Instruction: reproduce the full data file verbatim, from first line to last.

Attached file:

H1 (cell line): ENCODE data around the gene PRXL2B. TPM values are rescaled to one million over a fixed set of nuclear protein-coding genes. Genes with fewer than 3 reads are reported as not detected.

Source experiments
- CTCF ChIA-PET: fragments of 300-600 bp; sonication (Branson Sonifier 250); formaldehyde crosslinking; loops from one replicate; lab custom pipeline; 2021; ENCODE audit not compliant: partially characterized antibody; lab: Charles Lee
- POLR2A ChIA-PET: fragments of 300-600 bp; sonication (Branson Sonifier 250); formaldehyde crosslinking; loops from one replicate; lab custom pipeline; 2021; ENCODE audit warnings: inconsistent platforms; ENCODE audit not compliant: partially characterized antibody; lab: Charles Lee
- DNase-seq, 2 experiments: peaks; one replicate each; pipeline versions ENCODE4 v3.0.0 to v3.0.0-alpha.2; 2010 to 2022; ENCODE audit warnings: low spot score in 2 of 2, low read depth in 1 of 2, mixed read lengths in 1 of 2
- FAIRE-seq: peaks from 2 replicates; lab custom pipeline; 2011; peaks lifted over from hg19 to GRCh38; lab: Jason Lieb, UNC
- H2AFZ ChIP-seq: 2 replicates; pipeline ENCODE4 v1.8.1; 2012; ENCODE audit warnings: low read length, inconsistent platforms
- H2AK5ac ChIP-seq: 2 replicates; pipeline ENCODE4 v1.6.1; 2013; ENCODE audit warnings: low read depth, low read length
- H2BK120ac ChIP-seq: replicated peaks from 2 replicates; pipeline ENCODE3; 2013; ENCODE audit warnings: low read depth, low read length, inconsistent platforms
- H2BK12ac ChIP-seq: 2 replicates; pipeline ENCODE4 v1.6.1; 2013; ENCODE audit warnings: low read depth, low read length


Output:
H1 (cell line): ENCODE data around the gene PRXL2B. TPM values are rescaled to one million over a fixed set of nuclear protein-coding genes. Genes with fewer than 3 reads are reported as not detected.

Source experiments
- CTCF ChIA-PET: fragments of 300-600 bp; sonication (Branson Sonifier 250); formaldehyde crosslinking; loops from one replicate; lab custom pipeline; 2021; ENCODE audit not compliant: partially characterized antibody; lab: Charles Lee
- POLR2A ChIA-PET: fragments of 300-600 bp; sonication (Branson Sonifier 250); formaldehyde crosslinking; loops from one replicate; lab custom pipeline; 2021; ENCODE audit warnings: inconsistent platforms; ENCODE audit not compliant: partially characterized antibody; lab: Charles Lee
- DNase-seq, 2 experiments: peaks; one replicate each; pipeline versions ENCODE4 v3.0.0 to v3.0.0-alpha.2; 2010 to 2022; ENCODE audit warnings: low spot score in 2 of 2, low read depth in 1 of 2, mixed read lengths in 1 of 2
- FAIRE-seq: peaks from 2 replicates; lab custom pipeline; 2011; peaks lifted over from hg19 to GRCh38; lab: Jason Lieb, UNC
- H2AFZ ChIP-seq: 2 replicates; pipeline ENCODE4 v1.8.1; 2012; ENCODE audit warnings: low read length, inconsistent platforms
- H2AK5ac ChIP-seq: 2 replicates; pipeline ENCODE4 v1.6.1; 2013; ENCODE audit warnings: low read depth, low read length
- H2BK120ac ChIP-seq: replicated peaks from 2 replicates; pipeline ENCODE3; 2013; ENCODE audit warnings: low read depth, low read length, inconsistent platforms
- H2BK12ac ChIP-seq: 2 replicates; pipeline ENCODE4 v1.6.1; 2013; ENCODE audit warnings: low read depth, low read length